AntConc is a toolkit of seven separate tools developed by Laurence Anthony that allows users to perform concordance, textual, and statistical analysis of a body of text. Users can also view “clusters” of any given search condition, collocates, and essentially dissect and analyse their selected text by any means necessary. AntConc is also unicode compliant, meaning it can perform these tasks in any written language.
This toolkit is arguably one of the best free collections of tools for datamining and textual analysis currently available. Although its user interface can be a little intimidating at first glance, the creator himself has provided a great “help” file (with pictures!) that intimately describes each function and how to best utilize the tools. This toolkit is fairly widely used in the Digital Humanities, so there are other great tutorials out there as well, like this one from Heather Froehlich. Whatever questions you’re trying to answer, if you need to look at words in large quantities, AntConc is your best friend.
Types of data this tool can use: txt (can read XML files if they are saved as .txt)
Prerequisites: Must have a computer running Microsoft Windows 98 or above, Mac OSX or above, and Linux Ubuntu 10 or above.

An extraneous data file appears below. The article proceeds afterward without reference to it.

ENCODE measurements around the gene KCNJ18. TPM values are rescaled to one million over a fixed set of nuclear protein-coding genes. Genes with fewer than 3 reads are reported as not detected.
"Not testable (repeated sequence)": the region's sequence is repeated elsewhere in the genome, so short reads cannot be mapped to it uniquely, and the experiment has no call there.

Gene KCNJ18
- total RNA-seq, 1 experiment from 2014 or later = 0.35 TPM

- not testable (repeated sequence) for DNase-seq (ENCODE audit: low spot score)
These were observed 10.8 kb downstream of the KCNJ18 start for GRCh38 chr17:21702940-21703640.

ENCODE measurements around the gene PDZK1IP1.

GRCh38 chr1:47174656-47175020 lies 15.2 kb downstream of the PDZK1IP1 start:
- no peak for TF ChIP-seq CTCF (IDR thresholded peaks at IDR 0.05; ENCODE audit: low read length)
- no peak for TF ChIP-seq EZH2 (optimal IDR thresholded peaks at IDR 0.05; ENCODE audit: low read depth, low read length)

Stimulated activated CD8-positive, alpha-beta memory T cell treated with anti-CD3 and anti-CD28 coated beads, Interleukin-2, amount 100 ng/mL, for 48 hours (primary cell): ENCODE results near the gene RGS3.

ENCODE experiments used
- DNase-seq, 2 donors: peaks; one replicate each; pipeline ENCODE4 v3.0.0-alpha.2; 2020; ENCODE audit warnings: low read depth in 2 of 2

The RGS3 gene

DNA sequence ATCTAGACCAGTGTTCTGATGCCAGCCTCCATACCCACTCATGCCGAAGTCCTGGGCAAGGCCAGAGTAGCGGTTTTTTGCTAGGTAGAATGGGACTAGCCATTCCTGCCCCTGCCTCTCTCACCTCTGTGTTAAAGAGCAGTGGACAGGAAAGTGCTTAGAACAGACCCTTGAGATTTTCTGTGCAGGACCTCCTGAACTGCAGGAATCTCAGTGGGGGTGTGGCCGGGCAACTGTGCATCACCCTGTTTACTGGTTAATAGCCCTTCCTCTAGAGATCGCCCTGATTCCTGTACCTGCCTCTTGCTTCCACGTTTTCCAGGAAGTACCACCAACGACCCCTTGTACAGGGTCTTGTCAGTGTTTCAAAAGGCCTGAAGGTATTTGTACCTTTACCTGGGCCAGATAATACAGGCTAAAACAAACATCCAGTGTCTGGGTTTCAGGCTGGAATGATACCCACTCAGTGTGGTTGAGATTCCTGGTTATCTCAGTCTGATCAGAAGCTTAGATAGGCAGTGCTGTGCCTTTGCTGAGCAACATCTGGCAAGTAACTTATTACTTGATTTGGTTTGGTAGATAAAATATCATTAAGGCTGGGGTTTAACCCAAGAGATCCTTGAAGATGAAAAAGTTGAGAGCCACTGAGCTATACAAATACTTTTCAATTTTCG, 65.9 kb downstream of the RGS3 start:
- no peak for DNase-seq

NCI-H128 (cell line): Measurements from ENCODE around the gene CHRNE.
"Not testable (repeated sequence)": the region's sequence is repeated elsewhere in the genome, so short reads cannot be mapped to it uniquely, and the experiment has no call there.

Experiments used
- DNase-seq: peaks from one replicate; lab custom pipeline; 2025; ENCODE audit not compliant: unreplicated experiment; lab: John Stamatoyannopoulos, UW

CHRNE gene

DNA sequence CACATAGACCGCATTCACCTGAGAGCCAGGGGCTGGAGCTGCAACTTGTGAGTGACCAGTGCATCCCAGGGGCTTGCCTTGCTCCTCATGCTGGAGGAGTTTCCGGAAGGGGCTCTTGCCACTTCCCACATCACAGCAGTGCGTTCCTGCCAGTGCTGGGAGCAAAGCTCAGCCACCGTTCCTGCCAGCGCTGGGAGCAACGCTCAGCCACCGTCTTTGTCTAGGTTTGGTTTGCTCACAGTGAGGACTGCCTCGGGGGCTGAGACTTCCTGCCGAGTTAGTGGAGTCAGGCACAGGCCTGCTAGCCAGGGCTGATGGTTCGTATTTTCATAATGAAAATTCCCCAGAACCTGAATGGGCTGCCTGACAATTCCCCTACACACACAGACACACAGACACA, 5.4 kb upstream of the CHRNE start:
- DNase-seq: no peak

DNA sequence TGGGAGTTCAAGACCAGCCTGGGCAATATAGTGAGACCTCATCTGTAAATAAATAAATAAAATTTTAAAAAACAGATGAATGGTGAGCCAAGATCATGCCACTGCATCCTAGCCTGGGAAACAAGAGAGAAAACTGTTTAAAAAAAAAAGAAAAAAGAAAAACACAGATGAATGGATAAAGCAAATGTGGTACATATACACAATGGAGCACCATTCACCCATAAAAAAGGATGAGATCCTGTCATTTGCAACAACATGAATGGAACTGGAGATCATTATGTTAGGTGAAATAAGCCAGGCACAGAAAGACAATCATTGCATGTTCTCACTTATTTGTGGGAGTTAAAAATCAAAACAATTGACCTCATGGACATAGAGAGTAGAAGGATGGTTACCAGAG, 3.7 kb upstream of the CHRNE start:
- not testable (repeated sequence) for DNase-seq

Is it free? Yes
Out-of-the-box usability: 4, AntConc requires the user to download it and install it on their computer before they can use it, but once that’s done it’s as simple as adding the necessary text files and analyzing them using as many of the AntCon tools as the user desires.
Ease of use: 3, this toolkit can be cryptic and intimidating on its own, but with the use of outside tutorials it can be fairly easily learned. Functions are labeled clearly and all most customization search parameters are on the main page where they can be adjusted (the fancier ones are tucked away under “tool preferences”).
Aesthetic Appeal: 2, Honestly, the point of this tool isn’t to look good, it’s to generate usable data and answer questions. Highlighted words in the text file are bolded and colored which makes them easy to spot, and the menus are laid out in a fairly intrinsic way.
Examples of projects that have used this tool: Will Ms ever be as frequent as Mr? A corpus-based comparison of gendered terms across four diachronic corpora of British English, A corpus-based study of the forms and functions of BE in the interlanguage grammars of Chinese learners of English, Corpus linguistics and evidence-based health communication